Overall, these research results reflect previous studies showing that married men and women tend to be happier than their separated or divorced counterparts, though there was more evidence for this in women than in men. People who have poor marriages, however, often do much better following divorce. Since these marriages often involve verbal and even physical abuse at times, divorce often comes as a relief, since the people affected are actually able to get on with their lives afterward.
There are still cultural differences in terms of how marriage and divorce is viewed, however. For many cultures, divorce is considered shameful no matter how poor the quality of the marriage happens to be. Men and women who have strongly traditional views of marriage can be left emotionally devastated and may view their lives as being essentially over. This is especially true of women, who often bear the main burden of divorce in most cultures.
These research results also show that men and women experience marriage and divorce differently. Since women often report being more emotionally invested in their relationships than men, the emotional impact of problem marriages and divorce can be greater as well. This is especially important considering that only half of all first marriages last beyond the twenty-year mark, at least according to U.S. statistics. Understanding how marriage and divorce can affect life satisfaction can help address the psychological needs of everyone affected.
For couples contemplating divorce, it is important to look at the overall context, including the actual quality of the marriage, before deciding to end the relationship. People who get divorced to escape verbal and emotional abuse may actually find their lives becoming better in the long run, though there will still be short-term stress to face. Health care professionals dealing with men and women going through divorce need to be aware of the health problems that can set in due to stress or depression (especially in men) and refer patients to counseling if needed.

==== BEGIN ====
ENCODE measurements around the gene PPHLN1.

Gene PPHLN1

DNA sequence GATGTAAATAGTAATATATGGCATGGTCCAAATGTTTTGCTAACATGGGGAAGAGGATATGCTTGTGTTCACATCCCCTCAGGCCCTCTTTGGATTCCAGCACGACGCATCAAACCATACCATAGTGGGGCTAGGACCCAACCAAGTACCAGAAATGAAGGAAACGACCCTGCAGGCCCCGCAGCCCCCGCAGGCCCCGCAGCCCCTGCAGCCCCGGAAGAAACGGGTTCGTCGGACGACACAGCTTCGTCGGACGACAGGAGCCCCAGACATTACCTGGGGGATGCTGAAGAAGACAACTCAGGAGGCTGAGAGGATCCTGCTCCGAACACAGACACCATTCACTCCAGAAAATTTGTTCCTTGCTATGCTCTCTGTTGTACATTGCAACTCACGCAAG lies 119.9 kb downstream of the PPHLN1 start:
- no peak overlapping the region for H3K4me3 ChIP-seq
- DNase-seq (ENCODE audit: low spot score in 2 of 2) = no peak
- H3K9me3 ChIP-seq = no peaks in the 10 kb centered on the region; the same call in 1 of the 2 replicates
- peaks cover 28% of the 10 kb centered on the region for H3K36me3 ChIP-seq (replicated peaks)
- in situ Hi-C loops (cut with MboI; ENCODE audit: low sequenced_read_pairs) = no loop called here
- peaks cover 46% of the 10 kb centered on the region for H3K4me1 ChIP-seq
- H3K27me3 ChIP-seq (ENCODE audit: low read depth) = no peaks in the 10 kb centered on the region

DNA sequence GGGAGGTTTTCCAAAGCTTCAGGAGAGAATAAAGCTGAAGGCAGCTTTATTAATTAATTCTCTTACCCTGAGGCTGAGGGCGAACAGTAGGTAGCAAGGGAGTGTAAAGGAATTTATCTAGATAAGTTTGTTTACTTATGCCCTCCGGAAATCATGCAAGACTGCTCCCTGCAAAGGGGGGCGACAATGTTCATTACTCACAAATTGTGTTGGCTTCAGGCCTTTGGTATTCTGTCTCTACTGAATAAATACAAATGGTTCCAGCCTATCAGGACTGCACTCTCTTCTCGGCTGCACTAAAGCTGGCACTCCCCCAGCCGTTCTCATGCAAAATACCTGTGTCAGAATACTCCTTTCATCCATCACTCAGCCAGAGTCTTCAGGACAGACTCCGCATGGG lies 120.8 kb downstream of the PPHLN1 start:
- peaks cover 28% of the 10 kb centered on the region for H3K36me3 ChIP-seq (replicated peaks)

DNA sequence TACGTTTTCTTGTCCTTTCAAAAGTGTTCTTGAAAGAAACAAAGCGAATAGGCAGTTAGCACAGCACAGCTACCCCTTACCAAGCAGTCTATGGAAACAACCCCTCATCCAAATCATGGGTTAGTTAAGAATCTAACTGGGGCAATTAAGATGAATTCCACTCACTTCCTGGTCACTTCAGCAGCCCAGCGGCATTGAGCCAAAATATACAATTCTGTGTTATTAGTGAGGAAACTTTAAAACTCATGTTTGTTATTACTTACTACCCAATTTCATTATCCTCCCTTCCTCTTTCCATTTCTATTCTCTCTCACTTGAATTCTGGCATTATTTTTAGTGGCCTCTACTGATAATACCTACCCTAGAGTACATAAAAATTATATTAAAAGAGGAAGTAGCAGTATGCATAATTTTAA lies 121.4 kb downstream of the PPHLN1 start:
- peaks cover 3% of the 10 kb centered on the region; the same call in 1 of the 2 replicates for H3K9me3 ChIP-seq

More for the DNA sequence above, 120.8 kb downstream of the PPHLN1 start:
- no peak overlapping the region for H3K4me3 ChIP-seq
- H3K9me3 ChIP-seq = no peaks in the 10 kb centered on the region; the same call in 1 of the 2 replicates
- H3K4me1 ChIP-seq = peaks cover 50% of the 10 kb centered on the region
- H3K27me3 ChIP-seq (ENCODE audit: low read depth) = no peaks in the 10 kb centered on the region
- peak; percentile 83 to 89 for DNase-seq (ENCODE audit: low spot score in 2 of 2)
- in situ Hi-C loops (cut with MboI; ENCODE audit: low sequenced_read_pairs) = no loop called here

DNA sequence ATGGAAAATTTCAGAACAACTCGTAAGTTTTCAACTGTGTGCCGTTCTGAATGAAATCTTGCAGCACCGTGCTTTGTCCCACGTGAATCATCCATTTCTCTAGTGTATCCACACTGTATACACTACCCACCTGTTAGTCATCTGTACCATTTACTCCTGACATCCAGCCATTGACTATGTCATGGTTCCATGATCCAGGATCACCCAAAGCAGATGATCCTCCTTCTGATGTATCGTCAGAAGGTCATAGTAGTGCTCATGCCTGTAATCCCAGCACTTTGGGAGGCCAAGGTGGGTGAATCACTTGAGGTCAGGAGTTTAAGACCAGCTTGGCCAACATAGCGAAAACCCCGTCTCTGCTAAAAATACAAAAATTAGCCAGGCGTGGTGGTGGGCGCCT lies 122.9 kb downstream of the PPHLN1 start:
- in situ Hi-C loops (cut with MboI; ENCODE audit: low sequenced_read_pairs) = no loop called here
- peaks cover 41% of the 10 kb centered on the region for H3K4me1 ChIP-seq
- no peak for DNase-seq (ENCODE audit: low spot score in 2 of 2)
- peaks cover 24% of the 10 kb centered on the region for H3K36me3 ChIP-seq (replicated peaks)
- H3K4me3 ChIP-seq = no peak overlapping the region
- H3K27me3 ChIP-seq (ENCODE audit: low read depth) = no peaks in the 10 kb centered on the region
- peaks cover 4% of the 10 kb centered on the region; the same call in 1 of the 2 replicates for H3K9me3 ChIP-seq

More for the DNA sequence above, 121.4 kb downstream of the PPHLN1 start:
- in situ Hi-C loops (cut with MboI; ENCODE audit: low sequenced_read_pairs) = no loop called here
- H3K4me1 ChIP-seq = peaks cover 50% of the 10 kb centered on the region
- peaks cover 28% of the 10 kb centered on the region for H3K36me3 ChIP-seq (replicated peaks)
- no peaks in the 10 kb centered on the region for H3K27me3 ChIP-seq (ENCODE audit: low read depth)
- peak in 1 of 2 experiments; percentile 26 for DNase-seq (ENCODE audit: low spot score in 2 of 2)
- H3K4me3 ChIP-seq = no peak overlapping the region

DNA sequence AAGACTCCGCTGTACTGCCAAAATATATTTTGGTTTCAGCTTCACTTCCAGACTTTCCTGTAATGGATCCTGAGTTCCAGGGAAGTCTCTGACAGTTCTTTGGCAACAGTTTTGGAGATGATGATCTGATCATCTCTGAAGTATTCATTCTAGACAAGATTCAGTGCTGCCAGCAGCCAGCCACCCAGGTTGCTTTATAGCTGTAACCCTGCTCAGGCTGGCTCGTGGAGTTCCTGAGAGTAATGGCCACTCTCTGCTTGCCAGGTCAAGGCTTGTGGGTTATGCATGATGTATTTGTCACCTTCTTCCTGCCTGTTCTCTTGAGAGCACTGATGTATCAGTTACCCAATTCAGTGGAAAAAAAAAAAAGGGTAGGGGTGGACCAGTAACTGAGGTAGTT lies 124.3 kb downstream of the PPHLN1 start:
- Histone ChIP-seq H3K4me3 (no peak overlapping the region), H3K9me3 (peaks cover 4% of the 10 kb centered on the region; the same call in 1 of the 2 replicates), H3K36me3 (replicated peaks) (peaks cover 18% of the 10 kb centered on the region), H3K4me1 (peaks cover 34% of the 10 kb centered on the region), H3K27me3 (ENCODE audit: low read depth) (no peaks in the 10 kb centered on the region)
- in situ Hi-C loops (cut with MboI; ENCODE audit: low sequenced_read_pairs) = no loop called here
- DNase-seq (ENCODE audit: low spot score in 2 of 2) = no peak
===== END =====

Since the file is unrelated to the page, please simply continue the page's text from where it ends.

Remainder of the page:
As Kyle Bourassa and his colleagues point out in concluding their study, divorce is often stressful—but the impact it has on later life satisfaction often depends on the kind of marriage people had before. For many women, ending a bad marriage can often be the key to a better life afterward. Still, for both men and women, the health impact of divorce is something that needs to be carefully monitored, both by family members and medical professionals, to minimize the psychological issues and the drop in life satisfaction that can often follow.
Though it is possible to survive and flourish following divorce, the struggle to get there is something that nobody should have to face alone. Along with support from friends and family, people going through divorce often need counseling to handle the emotional consequences of divorce, both in terms of short-term stress and learning how to move on afterward. While divorce is becoming increasingly common around the world, the emotional pain involved is still very real. Learning to deal with that pain and moving on afterward can be the key to a successful life.